Object Oriented musings

I’ve been in software development for a long time and most of that time has been spent using object oriented languages, including C++, Java and C#. I’ve made plenty of mistakes along the way and I think I have a good guide how to and how not to use some aspects of OO.

A classic OO introductory example I’ve seen is as follows:

class Car{
    const double ACCEL = 1.5;
    double Speed;
    void Accelerate(){
        Speed += ACCEL;

All makes sense, then I want to add some “real world” logic involving things external to the car. Like, what if the car is going up hill, is running into something or on a slippy surface? I would inevitably end up passing global state to the “Accelerate” method:

class Car{
    const double ACCEL = 1.5;
    double Speed;
    void Accelerate(World world){
        // Funky logic involving the World

At this point, things are getting confusing because logic is spread between the World and the Car. This gets even worse if inheritance is involved. Imagine a “Vehicle” base class that “Car” inherits from, then a “Motorbike” class that has slightly different acceleration logic involving wheelies etc. This could be sold as “extensible” because I can drop in some other kind of  vehicle without tinkering with the World class. However, this is a maintainability disaster with logic spread out everywhere and logical problems with ordering of calls (think 2 cars accelerating into the path of each other). This example may seem abit contrived, but I’ve seen numerous examples of a “Save” or “Draw” method on a class that embodies the thing to be saved or drawn. In these situations it’s actually worse. What happens if I want to use a different database or rendering engine?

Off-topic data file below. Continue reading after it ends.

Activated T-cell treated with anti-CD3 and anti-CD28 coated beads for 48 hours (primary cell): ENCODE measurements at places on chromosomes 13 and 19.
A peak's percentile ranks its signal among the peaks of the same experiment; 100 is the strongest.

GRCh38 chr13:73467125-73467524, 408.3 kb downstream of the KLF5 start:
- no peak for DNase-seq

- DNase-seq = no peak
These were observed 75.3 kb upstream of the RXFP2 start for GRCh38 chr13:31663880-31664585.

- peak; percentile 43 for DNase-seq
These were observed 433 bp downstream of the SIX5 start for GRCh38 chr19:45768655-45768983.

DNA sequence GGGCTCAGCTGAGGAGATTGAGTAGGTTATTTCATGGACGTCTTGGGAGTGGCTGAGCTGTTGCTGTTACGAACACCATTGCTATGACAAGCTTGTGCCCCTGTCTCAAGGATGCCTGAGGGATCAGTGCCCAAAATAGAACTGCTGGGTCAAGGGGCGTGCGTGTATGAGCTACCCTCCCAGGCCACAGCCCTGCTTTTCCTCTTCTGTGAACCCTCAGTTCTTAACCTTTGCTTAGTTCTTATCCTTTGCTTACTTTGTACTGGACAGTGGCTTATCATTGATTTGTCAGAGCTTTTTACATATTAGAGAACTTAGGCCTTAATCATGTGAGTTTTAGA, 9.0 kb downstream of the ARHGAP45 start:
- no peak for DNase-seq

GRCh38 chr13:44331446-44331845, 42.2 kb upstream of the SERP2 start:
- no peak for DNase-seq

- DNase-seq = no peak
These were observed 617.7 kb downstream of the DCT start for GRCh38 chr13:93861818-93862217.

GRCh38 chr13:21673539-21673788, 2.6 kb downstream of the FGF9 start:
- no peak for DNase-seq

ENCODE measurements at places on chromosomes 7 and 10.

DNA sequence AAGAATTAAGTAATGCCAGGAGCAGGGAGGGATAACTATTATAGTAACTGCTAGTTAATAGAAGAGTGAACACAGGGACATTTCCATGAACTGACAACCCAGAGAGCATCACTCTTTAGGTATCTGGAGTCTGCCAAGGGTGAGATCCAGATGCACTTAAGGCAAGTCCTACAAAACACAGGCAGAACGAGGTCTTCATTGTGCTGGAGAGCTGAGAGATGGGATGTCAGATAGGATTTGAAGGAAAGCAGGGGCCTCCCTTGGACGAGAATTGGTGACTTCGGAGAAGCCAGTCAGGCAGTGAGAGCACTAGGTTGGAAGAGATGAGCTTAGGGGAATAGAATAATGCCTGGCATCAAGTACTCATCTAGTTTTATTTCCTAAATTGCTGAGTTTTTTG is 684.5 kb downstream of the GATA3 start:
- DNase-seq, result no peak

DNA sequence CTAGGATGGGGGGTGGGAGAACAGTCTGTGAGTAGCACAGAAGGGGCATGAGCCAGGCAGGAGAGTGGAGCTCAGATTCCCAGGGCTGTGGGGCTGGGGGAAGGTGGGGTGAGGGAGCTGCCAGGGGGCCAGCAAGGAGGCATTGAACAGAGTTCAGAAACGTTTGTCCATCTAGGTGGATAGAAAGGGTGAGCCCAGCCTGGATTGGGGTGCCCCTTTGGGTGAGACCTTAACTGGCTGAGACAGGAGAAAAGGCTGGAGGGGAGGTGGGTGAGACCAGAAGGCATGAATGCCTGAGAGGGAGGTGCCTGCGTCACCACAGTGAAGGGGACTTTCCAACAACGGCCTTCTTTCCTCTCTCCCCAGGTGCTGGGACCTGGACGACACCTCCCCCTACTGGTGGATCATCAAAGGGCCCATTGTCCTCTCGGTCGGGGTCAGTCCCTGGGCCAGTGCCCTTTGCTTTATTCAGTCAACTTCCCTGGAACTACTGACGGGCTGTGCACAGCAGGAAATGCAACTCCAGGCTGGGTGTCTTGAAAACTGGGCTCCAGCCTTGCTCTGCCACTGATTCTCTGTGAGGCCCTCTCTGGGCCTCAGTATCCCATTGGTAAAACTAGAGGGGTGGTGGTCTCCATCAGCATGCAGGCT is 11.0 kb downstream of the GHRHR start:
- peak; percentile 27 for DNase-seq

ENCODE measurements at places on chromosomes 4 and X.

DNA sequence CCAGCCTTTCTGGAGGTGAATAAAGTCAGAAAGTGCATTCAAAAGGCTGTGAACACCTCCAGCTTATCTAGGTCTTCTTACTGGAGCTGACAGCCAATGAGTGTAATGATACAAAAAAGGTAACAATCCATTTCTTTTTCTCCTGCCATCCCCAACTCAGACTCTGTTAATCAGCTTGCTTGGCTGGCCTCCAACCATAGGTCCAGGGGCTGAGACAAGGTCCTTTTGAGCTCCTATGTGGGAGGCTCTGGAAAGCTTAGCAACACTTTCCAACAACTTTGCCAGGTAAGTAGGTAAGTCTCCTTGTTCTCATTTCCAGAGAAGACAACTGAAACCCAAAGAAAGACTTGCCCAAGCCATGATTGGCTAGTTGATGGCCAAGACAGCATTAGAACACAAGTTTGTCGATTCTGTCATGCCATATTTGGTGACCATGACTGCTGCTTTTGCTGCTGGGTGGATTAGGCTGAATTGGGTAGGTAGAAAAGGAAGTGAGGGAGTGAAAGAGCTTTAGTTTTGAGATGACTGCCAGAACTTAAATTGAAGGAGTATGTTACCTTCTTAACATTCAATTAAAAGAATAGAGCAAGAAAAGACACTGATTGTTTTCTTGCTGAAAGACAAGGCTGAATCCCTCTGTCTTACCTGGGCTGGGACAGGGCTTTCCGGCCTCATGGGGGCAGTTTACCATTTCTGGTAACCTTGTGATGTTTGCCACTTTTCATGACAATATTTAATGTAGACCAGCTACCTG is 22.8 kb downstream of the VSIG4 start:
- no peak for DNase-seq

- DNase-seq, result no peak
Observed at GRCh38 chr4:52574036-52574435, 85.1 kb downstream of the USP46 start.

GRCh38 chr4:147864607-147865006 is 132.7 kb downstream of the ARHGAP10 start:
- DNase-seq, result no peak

I’ve found that the only way to avoid madness is to ensure that logic is grouped together aggressively. So in our simple example, you’d end up with something like this:

class World{
    List<Vehicle> Vehicles;
    void RunWorld(double tick){
        foreach(var vehicle in Vehicles){
            // Common logic incl crash detection
            if(vehicle is a Motorbike){
                // Wheelie logic

Now, you might think that this is just moving the logic around. However, I’ve noticed that all the classes like “World” (or “Database” or “RenderingEngine”) are essentially either static, singletons or contexts that are used against static / singleton type classes. These are ideal candidates for an interface and some sort of IoC framework to load in the implementation at runtime.


As a form of guidance, I’ve come up with a set of heuristics to follow when defining a class model. . but it’s a decent starting point.

  1. Identify if a class is one that is static, singleton or a context / wrapper (e.g: Database, Graphics System or World) / wrapper or whether it’s one that carries data (Record, Car or Game Character).
  2. If it’s the former (maybe call these “modules”, borrowed from Javascript?), this is a good place to centralise “business” logic. There is usually little scope for inheritance in these type of classes and they end up implementing a collection of interfaces.
  3. If it’s the latter,
    • Limit methods to only those that affect the data within the object. So Sort(), Validate(), AddX() should all be ok.
    • Drive behaviour from data (via the  “modules”), not methods on the objects.
    • Subclass for common data (maybe all records have a timestamp?) not to add logic in methods.

There will of course be exceptions. For example, I’ve been part of developing an expert system and validation classes. In these cases the logic was intentionally tied to the data carrying objects to that they could be built into a tree (using the composite pattern) and chained (Jquery style) respectively. These cases worked really well, and at least armed with the heuristics described, we could consciously weigh up a different approach.



  1. No trackbacks yet.

Leave a Reply

Fill in your details below or click an icon to log in:

WordPress.com Logo

You are commenting using your WordPress.com account. Log Out /  Change )

Google photo

You are commenting using your Google account. Log Out /  Change )

Twitter picture

You are commenting using your Twitter account. Log Out /  Change )

Facebook photo

You are commenting using your Facebook account. Log Out /  Change )

Connecting to %s

%d bloggers like this: